Distribute to each group of four students a calculator and a set of two competing grocery items which are priced differently and are of different sizes. Suggested items are:
Explain the items are to be used for solving a problem. (Distribute additional notebook paper as needed) Say, "Use the items distributed to your group and determine which is the better buy." Review the problem solving strategies previously presented, then instruct students to begin the task. Upon completion, allow each group to present and defend its findings as other groups use calculators to check the presenting group for accuracy.

Say, "Simplifying a problem will at times allow you to understand it more easily. In the next video two students use this strategy to determine how much candy they will have to sell in order to purchase a trampoline." To give students a specific responsibility while viewing say, "Watch and be prepared to tell how they simplified their problem."

Problem Solving: Simplifying the problem #107
BEGIN tape with visual of scene inside a gym; audio is, "Very nice." PAUSE tape with visual of scene inside an office; audio is, "... and that's how it's done." Allow students to tell how the video problem was simplified. Ask, "Did you find it easier to decide what to do with smaller numbers? How was it made easier? (easier to see relationships between smaller numbers) What are examples of situations when this might be a desirable strategy to employ?" Reinforce that an understanding of any problem can very well be the most critical of all steps in problem solving.

Say, "Just as mathematicians, scientists must also determine the problem before they can begin to solve it. Breaking a problem down to make it more specific will often create a clearer picture of exactly what the problem is." Explain; in the next video there is a very frustrated student attempting to prepare a science report. To give students a specific responsibility while viewing say, "Watch to learn why he is having difficulty developing the report and decide what he could do to make the task more manageable before the teacher shows him." RESUME tape on visual of the science topic poster; audio is, "Any problem is easier to solve if you think about a way to simplify it." STOP tape on visual of narrator; audio is, "It's a perfect way to simplify any problem." Ask, "Why was the boy having problems developing his report?" (His topic was too broad.) Ask, "When accepting a topic for research and development, why is it wise to be very specific when choosing your topic?" Accept responses. Emphasize the need to select a specific part of a topic as it permits a more in depth research strategy which will always result in a more comprehensive and thorough report. Encourage students to interact as they identify specific topics that could be selected as opposed to the following, (e.g.): Salt Water Animals; Western Ski Resorts; Balancing the National Budget; Kings and Queens of England; and The Life and Times of Galileo.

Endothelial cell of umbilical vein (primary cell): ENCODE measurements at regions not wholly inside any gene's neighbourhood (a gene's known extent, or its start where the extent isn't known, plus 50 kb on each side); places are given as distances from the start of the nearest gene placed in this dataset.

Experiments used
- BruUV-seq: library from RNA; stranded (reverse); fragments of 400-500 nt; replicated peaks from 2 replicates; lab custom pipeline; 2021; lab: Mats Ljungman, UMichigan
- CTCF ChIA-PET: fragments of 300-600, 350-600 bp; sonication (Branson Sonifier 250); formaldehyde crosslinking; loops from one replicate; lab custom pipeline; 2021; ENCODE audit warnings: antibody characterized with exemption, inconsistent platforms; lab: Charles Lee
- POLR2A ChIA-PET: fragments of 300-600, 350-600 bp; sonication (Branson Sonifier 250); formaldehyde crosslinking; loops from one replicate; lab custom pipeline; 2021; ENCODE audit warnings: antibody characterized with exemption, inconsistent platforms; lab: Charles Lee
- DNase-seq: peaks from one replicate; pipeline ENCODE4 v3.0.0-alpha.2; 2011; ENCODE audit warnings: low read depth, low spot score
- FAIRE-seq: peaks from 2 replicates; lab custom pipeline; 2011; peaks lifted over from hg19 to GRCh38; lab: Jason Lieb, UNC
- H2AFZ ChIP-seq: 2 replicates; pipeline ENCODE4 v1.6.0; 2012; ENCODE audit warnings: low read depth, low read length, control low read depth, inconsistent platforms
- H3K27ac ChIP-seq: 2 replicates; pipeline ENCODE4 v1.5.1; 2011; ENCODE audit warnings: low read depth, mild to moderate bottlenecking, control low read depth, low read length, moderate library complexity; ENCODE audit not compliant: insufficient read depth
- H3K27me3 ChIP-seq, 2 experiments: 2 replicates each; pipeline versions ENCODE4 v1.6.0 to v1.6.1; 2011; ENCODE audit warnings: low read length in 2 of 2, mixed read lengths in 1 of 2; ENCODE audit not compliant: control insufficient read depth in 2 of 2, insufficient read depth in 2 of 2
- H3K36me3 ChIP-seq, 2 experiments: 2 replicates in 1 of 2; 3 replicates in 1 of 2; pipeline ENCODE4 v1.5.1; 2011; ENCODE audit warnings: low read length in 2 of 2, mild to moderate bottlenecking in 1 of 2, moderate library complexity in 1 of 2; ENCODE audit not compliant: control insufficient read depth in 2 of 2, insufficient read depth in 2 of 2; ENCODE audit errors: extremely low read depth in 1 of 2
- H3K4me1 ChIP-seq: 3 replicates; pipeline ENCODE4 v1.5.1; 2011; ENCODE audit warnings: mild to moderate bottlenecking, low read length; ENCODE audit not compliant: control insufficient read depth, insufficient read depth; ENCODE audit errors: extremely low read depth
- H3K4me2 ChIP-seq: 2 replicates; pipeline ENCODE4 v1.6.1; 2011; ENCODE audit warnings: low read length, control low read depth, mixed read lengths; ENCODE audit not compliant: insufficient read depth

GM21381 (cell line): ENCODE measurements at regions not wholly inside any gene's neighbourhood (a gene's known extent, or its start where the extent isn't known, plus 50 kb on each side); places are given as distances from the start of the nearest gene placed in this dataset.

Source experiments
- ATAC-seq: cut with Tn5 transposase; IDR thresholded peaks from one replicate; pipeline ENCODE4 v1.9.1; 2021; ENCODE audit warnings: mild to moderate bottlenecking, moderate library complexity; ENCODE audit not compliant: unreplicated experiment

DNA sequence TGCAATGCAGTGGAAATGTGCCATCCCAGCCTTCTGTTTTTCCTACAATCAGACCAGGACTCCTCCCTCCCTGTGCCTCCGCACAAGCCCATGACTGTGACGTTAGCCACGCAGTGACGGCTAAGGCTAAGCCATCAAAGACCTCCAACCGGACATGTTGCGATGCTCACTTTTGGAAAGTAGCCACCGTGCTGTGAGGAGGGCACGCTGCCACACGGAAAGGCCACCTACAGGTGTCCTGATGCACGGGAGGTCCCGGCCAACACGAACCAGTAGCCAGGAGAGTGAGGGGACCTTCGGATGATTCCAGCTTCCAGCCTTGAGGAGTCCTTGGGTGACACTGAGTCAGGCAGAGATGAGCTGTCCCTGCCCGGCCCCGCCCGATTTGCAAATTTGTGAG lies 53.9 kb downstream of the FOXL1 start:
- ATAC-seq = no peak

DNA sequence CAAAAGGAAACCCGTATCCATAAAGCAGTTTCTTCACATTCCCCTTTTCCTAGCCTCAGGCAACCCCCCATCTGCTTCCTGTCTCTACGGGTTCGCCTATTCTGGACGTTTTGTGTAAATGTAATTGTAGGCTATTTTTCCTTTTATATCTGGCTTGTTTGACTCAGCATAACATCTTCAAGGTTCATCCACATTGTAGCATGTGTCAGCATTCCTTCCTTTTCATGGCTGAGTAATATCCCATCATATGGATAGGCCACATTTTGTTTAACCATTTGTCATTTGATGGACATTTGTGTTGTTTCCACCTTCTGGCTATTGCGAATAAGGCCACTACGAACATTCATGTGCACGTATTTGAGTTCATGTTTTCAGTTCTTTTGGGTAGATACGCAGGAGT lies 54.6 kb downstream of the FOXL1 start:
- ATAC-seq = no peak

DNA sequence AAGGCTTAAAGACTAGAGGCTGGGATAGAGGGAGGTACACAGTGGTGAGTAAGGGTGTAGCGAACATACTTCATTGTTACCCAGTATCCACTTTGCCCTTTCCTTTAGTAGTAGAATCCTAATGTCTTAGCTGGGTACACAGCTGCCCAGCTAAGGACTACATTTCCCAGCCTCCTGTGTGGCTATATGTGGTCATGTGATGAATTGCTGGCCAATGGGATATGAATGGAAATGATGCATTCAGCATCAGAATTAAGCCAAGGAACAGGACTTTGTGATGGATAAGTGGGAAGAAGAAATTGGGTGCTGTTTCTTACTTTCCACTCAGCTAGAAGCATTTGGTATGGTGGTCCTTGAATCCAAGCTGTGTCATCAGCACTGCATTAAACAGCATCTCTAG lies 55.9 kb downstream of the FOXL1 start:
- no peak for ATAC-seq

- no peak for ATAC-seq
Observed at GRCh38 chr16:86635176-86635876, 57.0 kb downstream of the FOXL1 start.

Reinforce a need to be specific as you use Galileo's theory of gravity as a specific topic that might be developed, segueing into the definition and a discussion on theory. Encourage students to share their knowledge of theory, leading to conclusion that a theory is a "best guess" based on a study of all available information about something or how something occurred. Allow students to have fun as they respond to "What is your theory about which came first, the chicken or the egg?" After students have had a moment of being frivolous, bring the responses to closure. Write the name Alfred Wagner on the chalkboard. Ask, "What famous theory is Alfred Wagner credited with developing?" Accept all responses. To give students a specific responsibility while viewing say, "Watch the next video and find out what Wagner's theory was?"

Problem Solving #112
tape with visual of the world map; audio is, "Let's compare shapes. Back in 1913..." STOP tape at end of video before closing credits. Ask, "What was Alfred Wagner's theory?" (Continental Drift) Ask, "Would you have been able to solve the problem Wagner theorized?" Allow students to respond. Ask, "What in-formation and clues were available for Wagner to study and base his hypothesis and theory on?" (Land formations on different continents that matched at the shorelines.) "Do patterns sometimes provide clues in other areas of problem solving?" Encourage students to interact and share their ideas. "What did Wagner name the super-continent?" (Pangea) Ask, "In what ways did patterning help Wagner solve the problem and develop his theory?" Guide discussion to realization that understanding the problem and his forming an hypothesis about known patterns between the continents were critically important to the development of his theory.
Post-Viewing Activities